Carnegie wave energy
Kenny, Steven Carnegie wave energy. Internship Report, Murdoch University.
This report encompasses the key works undertaken whilst completing an electrical engineering internship with Carnegie Wave Energy Ltd (CWE). Before commencing, program specific and personal objectives were developed to address the needs of the company, provide the backbone of the major tasks to be completed, and identify opportunities for professional development. The two tasks detailed in this report are the deployment of the Acoustic Wave and Current (AWAC) meter, and the engineering and testing of Buoyant Actuator (BA)/Pods subsea power systems.
Both tasks revolved around providing subsea power solutions to the data collection and analysis components of the Perth Wave Energy Project (PWEP) to assist in the verification of model accuracy against actual system performance. Deploying the AWAC meter will enable the system performance to be analyzed against real-time wave and current characteristics. To power the device, a rechargeable subsea battery system was engineered. The instrument and system performance were then tested, deployment and recovery procedures were developed, and the unit was deployed. Upon retrieval, the data was processed and maintenance procedures were conducted in preparation for future use. Completing this task provided CWE with valuable wave and current characteristics data, an engineered subsea rechargeable battery system to power the AWAC, and procedures and protocols to provide guidance for future deployments.
A BA is a submerged semi-spherical shell which is moved up and down by ocean waves, driving a pump to pressurise seawater. The water is then sent to shore via a hydraulic management unit known as a Pod. In the PWEP, both the BA and Pods are connected to various sensors and monitoring equipment to gain greater understanding of system performance. This task required the design and testing of a suitable subsea power system to power the measuring devices. The engineering strategy was to identify the system requirements, obtain the relevant components, implement and test the system, and develop a factory acceptance test (FAT) document and instructors manual. The completed works have resulted in the development of a system prototype which will provide the foundation from which the remainder of the testing, configuration, and maintenance procedures will be conducted.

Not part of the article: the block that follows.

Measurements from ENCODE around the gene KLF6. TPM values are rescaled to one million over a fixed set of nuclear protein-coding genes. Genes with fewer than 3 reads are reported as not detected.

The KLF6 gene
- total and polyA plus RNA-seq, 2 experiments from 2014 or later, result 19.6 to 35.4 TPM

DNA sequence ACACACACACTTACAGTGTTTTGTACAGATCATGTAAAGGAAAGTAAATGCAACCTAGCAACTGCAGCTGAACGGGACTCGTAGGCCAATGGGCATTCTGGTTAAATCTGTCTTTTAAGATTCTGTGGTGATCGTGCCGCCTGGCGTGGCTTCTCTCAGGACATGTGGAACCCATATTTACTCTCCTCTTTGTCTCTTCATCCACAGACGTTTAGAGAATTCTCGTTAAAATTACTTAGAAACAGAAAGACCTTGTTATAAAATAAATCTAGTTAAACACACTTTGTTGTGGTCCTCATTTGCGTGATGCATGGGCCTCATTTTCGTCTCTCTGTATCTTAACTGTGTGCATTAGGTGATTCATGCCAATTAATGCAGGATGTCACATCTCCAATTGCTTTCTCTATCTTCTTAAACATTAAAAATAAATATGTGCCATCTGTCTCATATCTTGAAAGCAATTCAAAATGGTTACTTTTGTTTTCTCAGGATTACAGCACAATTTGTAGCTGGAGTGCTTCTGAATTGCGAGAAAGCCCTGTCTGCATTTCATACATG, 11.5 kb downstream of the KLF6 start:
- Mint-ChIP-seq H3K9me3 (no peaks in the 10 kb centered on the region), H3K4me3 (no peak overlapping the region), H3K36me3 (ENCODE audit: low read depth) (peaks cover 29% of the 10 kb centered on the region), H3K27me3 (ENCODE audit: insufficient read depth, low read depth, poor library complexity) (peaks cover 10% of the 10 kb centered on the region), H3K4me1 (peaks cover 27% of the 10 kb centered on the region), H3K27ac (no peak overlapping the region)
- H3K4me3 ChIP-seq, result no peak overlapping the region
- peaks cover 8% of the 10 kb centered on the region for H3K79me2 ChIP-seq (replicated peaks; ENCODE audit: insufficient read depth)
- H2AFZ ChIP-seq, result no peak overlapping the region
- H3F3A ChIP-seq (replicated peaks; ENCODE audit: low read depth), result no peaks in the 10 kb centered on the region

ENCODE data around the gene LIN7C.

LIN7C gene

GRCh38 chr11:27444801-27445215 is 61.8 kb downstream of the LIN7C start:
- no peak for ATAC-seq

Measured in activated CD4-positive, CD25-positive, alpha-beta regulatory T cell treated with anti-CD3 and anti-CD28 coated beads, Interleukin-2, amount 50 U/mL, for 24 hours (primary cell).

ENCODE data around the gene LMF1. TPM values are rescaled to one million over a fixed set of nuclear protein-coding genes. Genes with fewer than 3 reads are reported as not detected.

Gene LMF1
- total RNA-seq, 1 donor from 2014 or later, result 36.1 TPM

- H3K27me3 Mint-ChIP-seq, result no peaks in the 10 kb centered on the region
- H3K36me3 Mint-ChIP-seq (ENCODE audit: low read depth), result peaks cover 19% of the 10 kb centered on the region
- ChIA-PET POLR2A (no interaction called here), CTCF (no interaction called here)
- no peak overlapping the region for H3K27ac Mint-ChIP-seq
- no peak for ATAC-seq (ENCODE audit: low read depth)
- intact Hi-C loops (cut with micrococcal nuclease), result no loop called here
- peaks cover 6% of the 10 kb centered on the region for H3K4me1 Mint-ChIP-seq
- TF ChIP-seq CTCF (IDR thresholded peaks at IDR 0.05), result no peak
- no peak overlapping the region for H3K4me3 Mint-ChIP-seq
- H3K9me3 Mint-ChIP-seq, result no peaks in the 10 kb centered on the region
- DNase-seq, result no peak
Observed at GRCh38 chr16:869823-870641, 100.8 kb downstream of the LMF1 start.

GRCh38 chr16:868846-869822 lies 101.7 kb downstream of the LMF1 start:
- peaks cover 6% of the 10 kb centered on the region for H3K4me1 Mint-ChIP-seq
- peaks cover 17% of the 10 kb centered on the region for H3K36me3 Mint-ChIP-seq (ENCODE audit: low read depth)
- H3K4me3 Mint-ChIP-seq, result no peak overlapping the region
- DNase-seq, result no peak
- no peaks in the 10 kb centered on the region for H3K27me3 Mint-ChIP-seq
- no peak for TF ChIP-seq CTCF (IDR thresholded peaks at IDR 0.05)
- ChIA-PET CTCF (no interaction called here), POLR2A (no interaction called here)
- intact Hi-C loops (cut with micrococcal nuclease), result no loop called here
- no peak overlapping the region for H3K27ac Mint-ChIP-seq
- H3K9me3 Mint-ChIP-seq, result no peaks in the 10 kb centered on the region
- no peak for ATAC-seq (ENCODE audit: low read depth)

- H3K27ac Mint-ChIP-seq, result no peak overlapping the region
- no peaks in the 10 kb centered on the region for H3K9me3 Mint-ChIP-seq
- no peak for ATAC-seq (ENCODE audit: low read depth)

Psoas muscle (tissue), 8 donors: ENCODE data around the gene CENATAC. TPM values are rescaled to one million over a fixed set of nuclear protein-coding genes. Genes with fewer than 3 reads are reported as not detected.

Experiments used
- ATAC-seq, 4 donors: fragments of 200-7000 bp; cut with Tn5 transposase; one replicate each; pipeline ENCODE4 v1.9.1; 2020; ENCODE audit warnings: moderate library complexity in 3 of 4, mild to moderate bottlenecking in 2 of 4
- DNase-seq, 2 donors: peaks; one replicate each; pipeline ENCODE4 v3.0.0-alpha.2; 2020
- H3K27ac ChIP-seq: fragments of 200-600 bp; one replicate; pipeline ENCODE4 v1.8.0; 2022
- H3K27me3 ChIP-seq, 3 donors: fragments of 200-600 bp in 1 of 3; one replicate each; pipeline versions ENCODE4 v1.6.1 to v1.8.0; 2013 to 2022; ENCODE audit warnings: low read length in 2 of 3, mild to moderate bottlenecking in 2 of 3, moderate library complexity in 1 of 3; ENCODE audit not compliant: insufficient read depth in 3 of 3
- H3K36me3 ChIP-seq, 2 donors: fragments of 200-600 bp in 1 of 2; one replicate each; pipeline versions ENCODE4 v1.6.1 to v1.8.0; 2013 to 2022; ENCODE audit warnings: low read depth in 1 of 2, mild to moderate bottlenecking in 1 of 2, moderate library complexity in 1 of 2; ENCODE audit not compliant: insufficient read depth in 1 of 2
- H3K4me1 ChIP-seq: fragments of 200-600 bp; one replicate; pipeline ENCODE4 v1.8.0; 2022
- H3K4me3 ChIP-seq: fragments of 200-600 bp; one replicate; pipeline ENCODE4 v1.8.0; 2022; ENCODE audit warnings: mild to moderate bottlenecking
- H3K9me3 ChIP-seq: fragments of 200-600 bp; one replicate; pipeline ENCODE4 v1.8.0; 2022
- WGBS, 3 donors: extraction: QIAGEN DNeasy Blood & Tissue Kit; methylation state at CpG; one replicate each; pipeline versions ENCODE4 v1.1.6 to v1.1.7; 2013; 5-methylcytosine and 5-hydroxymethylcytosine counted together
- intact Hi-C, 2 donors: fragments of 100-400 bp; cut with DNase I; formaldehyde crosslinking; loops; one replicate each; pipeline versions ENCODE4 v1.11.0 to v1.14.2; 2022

Major challenges associated with achieving the tasks above included operating within the subsea environment, the unique nature of the wave energy industry, and long lead times of required equipment and materials. A combination of strategies were employed to overcome these challenges through utilising resourcing and research, innovation, adhering to stringent documentation process, and utilising technologies with a proven performance. The above tasks provided significant exposure to the engineering industry, facilitating the accomplishment of the project objectives.
This internship provided the opportunity to contribute in a meaningful way to CWE’s PWEP objectives whilst simultaneously providing the opportunity to develop professional skillsets and employee attributes.
|Publication Type:||Internship Report (Bachelor of Engineering)|
|Murdoch Affiliation:||School of Engineering and Energy|
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